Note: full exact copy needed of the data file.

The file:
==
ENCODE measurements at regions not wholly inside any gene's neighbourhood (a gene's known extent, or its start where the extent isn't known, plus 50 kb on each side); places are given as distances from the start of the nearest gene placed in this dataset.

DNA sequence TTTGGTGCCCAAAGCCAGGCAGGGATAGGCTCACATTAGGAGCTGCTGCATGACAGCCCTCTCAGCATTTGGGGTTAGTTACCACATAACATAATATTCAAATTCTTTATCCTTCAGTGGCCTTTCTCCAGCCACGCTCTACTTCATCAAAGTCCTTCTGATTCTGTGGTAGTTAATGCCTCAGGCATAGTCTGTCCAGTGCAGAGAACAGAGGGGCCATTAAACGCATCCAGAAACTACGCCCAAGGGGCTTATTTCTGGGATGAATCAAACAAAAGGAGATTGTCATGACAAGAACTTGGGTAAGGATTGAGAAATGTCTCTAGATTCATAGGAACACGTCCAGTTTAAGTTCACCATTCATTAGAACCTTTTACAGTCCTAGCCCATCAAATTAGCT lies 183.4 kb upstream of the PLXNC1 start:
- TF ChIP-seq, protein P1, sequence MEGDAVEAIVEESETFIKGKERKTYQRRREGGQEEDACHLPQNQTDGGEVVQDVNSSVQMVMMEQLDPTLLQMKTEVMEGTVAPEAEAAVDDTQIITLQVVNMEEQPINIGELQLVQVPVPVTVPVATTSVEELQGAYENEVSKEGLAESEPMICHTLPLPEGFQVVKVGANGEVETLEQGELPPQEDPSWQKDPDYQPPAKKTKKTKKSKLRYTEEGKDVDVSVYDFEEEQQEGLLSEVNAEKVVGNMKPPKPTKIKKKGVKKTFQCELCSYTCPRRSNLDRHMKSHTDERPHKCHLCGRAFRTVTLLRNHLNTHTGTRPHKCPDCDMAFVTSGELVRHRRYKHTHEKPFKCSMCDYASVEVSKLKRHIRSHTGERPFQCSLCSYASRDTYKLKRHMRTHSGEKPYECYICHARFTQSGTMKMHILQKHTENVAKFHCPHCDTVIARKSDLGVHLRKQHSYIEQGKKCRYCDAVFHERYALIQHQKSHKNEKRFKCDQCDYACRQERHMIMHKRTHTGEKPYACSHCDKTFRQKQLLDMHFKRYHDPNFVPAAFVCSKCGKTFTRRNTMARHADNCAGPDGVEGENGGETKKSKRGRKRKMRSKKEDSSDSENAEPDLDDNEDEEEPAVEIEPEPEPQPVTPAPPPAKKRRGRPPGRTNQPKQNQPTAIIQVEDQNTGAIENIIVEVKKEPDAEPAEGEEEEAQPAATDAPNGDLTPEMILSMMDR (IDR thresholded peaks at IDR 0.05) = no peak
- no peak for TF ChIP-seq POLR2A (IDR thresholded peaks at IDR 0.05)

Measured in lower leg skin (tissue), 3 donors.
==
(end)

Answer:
ENCODE measurements at regions not wholly inside any gene's neighbourhood (a gene's known extent, or its start where the extent isn't known, plus 50 kb on each side); places are given as distances from the start of the nearest gene placed in this dataset.

DNA sequence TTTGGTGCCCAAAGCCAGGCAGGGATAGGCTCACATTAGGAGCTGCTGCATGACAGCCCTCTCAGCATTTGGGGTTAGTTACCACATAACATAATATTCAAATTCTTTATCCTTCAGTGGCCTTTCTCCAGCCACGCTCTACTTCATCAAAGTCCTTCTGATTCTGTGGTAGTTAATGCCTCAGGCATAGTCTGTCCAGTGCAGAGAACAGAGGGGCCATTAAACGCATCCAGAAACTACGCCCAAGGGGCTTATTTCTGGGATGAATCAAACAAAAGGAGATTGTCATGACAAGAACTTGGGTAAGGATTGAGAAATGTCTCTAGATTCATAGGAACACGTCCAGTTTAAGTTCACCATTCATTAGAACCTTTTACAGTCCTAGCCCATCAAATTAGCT lies 183.4 kb upstream of the PLXNC1 start:
- TF ChIP-seq, protein P1, sequence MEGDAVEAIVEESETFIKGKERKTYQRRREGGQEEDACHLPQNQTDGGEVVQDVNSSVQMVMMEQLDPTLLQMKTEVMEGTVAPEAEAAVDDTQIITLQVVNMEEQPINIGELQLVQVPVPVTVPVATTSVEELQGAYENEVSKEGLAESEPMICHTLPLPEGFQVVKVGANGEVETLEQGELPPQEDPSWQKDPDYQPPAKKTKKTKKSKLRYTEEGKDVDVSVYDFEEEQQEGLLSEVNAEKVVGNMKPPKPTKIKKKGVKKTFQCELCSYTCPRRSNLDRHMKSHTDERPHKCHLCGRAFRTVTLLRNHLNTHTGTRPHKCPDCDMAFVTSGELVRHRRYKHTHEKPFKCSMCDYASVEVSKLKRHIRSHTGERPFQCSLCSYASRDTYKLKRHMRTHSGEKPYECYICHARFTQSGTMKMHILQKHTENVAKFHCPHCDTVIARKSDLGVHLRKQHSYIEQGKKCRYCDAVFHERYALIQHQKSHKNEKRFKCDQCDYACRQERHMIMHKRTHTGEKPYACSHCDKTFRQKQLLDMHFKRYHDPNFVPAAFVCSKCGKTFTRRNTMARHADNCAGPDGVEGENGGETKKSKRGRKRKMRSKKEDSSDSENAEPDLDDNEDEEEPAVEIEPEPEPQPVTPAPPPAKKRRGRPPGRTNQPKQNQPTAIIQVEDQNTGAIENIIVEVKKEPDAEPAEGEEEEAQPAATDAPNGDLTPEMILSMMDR (IDR thresholded peaks at IDR 0.05) = no peak
- no peak for TF ChIP-seq POLR2A (IDR thresholded peaks at IDR 0.05)

Measured in lower leg skin (tissue), 3 donors.